It’s cheaper in a Motorhome

With our Kitchen with us everywhere we went, we never ate out. Our food, drinks and cooking equipment were always on hand saving us heaps.

We also liked never needing to find public toilets let alone having to use one. Our bathroom was always with us.

If we pulled up somewhere and thought let’s go for a swim or get out the fishing rods, our gear was always there.

We also never found ourselves annoyed because we left the camera behind.

Our Motorhome has 6 tyres, 2 less than many 4wd and caravan setups.

1 vehicle to maintain unless you choose to tow.

No hitching and unhitching. As you get older for many it becomes a chore.

Motorhomes rarely get stolen. Caravans are a definite target for lowlife thieves.

 

Willow RV Caravan on display at the Caravan & Camping Show

 

Caravan Benefits

You can go more places. As discussed previously, the 4wd opens up so many more places a Motorhome just doesn’t often allow you.

More space. The 4wd gives you the whole tray and with a rooftop rack you can get a lot more up there too. We looked at Caravans recently at the Brisbane Camping Show and they don’t seem to have the external storage we do with our Motorhome though.

Having your base. It’s great that you can park the Caravan and know you have that base to come back to in the afternoon that’s all set up and you can just walk in and relax. It only takes us 10 minutes in the Motorhome but sometimes after a long day it would be great to just turn off the ignition and reach for the esky for a cold beverage.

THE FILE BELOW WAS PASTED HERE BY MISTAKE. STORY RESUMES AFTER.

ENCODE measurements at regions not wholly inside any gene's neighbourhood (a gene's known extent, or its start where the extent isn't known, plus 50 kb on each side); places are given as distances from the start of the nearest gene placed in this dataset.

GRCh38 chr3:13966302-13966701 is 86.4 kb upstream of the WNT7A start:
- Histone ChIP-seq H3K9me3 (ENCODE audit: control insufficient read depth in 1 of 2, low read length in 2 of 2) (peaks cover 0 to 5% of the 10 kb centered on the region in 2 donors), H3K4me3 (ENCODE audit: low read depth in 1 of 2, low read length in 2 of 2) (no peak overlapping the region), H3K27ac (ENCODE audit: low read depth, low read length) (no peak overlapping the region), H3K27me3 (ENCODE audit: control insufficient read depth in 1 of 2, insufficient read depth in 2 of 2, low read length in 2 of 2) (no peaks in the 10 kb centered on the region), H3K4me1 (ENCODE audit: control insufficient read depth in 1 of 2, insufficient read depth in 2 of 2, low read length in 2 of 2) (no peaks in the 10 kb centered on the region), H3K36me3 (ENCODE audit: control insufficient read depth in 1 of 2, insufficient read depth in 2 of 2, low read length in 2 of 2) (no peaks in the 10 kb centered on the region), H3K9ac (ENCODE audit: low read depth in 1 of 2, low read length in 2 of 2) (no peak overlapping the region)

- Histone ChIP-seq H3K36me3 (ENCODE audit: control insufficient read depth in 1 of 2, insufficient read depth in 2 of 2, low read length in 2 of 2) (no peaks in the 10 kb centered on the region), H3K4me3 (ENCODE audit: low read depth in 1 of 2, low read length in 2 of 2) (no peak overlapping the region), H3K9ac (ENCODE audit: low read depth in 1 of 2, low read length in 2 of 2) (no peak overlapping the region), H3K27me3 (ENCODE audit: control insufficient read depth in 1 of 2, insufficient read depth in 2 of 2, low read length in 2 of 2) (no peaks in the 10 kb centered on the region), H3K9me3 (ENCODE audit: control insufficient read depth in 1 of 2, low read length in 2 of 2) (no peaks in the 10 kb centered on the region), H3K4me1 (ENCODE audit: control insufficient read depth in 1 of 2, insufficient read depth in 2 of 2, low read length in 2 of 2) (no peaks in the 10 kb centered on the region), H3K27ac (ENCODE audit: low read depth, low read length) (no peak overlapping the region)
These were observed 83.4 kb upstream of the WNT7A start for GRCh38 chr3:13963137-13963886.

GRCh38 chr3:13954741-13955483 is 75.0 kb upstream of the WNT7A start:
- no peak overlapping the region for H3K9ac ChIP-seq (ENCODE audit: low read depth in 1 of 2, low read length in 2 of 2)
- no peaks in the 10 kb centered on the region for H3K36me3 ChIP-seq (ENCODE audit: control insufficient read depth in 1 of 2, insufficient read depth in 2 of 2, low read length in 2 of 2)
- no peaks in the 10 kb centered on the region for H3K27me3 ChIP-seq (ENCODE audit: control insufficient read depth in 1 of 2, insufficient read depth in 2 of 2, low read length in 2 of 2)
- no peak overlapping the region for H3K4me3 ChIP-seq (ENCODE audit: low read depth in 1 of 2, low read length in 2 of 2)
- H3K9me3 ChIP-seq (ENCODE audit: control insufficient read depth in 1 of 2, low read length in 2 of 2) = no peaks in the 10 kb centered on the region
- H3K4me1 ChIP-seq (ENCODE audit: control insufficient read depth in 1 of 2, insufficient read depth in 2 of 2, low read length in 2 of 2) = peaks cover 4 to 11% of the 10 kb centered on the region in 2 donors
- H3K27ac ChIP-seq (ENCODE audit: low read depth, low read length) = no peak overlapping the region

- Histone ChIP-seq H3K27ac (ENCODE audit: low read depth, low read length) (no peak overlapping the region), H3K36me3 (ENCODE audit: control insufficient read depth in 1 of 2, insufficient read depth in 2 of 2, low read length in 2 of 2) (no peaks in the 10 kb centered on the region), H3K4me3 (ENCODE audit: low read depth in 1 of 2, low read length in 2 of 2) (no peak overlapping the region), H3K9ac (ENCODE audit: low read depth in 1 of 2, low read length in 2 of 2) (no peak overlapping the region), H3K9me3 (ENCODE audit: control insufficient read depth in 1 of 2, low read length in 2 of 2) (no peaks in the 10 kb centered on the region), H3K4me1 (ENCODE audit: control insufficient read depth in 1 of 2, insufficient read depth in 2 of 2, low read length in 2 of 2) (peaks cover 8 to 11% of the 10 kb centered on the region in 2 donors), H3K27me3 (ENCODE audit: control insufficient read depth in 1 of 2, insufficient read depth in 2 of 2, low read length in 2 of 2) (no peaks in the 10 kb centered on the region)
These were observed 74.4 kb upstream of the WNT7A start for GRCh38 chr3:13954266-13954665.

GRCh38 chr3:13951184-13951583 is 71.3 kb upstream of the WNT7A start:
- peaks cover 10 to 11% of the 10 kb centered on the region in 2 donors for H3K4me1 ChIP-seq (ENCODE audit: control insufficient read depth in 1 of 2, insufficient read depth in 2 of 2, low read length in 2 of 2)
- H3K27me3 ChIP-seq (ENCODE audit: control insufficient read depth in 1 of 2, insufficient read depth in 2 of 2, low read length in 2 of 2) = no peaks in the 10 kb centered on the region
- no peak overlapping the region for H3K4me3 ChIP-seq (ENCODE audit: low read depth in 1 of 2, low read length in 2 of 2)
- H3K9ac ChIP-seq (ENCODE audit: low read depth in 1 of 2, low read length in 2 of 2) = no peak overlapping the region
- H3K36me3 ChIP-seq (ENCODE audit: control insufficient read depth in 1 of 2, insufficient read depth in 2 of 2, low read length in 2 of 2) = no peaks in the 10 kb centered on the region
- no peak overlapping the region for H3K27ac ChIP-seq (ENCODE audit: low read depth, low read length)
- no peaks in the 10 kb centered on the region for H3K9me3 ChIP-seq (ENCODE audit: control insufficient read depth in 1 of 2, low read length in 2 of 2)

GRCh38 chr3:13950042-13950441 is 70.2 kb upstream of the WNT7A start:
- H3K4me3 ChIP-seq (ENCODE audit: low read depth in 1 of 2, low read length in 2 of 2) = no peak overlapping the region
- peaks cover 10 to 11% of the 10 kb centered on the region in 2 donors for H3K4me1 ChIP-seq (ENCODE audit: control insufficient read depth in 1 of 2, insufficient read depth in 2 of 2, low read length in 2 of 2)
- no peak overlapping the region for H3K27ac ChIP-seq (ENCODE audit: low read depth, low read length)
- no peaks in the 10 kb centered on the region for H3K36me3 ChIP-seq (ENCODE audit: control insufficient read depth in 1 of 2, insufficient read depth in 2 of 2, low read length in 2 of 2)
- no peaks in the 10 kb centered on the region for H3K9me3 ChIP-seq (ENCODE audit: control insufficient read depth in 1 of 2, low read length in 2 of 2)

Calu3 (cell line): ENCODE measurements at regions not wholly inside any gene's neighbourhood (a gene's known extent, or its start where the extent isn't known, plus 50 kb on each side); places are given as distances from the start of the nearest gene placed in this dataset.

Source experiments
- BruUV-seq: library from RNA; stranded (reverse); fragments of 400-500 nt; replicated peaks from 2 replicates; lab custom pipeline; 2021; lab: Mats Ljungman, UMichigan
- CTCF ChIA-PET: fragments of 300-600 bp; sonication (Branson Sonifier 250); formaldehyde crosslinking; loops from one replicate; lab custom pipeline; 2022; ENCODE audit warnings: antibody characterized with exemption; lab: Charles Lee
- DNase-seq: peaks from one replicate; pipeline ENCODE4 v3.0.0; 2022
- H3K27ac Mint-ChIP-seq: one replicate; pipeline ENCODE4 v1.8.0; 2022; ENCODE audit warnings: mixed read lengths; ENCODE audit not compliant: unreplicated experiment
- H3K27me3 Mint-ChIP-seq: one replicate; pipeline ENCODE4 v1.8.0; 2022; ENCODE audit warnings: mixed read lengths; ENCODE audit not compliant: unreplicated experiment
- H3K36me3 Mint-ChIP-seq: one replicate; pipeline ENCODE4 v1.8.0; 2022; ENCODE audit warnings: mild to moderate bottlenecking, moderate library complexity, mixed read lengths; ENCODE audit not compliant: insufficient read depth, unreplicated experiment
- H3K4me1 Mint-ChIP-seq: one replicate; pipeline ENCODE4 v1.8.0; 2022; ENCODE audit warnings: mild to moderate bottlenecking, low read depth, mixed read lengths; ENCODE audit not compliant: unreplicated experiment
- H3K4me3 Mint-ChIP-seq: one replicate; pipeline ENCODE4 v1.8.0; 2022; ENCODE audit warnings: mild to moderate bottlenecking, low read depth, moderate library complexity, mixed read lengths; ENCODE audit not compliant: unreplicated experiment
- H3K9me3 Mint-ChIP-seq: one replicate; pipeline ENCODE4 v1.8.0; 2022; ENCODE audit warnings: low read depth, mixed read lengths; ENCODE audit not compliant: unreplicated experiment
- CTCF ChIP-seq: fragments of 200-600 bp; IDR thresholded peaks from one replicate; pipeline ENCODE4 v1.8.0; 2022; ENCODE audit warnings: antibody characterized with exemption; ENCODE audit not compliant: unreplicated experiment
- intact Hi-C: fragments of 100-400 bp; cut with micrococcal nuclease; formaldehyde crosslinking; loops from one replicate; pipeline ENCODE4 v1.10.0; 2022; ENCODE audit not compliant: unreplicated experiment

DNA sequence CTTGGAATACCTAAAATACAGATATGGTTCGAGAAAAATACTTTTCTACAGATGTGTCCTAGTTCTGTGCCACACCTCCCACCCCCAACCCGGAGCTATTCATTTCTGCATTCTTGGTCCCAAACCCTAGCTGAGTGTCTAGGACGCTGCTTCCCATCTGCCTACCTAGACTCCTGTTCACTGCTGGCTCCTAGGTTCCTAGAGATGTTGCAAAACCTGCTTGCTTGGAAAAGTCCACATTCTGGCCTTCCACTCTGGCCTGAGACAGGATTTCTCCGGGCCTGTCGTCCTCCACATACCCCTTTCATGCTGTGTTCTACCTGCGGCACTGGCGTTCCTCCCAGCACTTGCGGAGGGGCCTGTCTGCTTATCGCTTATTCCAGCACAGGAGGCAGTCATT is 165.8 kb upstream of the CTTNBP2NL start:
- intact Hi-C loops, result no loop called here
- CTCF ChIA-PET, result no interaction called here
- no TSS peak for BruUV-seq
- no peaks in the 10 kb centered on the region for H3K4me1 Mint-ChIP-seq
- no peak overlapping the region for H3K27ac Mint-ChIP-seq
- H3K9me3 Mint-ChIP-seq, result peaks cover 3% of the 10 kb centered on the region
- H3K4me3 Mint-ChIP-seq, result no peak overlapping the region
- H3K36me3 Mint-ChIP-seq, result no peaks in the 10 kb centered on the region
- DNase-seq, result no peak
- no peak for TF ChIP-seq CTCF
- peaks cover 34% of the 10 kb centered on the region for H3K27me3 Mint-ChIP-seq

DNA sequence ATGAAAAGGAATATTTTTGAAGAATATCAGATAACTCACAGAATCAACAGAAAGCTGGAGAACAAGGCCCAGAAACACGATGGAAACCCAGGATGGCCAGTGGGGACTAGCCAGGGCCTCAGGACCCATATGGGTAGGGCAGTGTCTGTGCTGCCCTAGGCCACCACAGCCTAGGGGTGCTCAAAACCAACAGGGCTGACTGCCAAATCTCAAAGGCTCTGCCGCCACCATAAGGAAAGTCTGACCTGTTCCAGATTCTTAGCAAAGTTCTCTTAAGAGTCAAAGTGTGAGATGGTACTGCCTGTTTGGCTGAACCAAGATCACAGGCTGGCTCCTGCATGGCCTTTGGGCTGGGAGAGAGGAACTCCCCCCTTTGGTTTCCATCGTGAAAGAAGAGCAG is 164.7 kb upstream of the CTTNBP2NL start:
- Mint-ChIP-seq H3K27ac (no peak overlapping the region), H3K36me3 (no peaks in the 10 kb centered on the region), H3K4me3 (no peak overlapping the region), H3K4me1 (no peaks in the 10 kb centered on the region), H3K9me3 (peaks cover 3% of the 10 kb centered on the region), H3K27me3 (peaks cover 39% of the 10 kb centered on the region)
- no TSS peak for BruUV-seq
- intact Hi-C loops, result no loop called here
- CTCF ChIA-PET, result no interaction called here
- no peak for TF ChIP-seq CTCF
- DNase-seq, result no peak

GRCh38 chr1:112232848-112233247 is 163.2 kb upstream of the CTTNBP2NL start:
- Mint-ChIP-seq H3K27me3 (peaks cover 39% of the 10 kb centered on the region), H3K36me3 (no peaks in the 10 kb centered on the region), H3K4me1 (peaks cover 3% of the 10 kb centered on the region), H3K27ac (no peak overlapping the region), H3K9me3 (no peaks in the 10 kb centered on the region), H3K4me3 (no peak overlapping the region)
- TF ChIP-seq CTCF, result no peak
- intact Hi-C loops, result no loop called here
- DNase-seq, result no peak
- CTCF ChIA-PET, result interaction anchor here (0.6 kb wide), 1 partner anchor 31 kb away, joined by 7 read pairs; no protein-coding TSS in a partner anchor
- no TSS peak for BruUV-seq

The 4wd is perfect for carrying firewood. We didn’t have anywhere external for that and the one time we decided to get some firewood and we put it inside the Motorhome, we ended up with white ants inside. Never again!!

Lots of people do have external setups in their Motorhome for firewood but it’s so much simpler and easier with a 4wd.

Securing your Campsite

Knowing your Campsite is secure when you leave for the day. In our almost 4 years we never once came back to find someone had taken our spot. We always left our table and chairs out and all was fine when we returned. We did often comment, I wonder if our stuff is still there or wonder if someone has taken our spot. It never happened but it was something that would briefly be on your mind as we drove back. Not such an issue with a Caravan, you just hope the Van is still there I guess lol

 

The fuel economy from my experiences reading and talking to both Caravan and Motorhome owners is they are pretty similar. As mentioned though, we weren’t towing a vehicle. Smaller Motorhomes than ours and those without the overhead cabin that we have would achieve better fuel economy and probably be more fuel efficient than most 4wd and Caravan setups.

 

We now do own a 4wd, having bought a Triton recently. So far we have used the 4wd for trips to Fraser Island and Moreton Island so no major trips where we have had to decide how we incorporate both vehicles but that time will come very soon.

 

There it is, my thoughts on the real differences between a Caravans vs Motorhomes. Sure, there are other factors but I think these are the major differences.

What are your thoughts regarding Motorhomes vs Caravans?

 

If you’re considering which way to go for your Big Lap of Oz, hopefully we’ve given you some valid points to consider. Most importantly, it doesn’t matter how you do it, just do it and enjoy the adventure 🙂

 

Safe travels

Kev & Adele
Indefinite Leave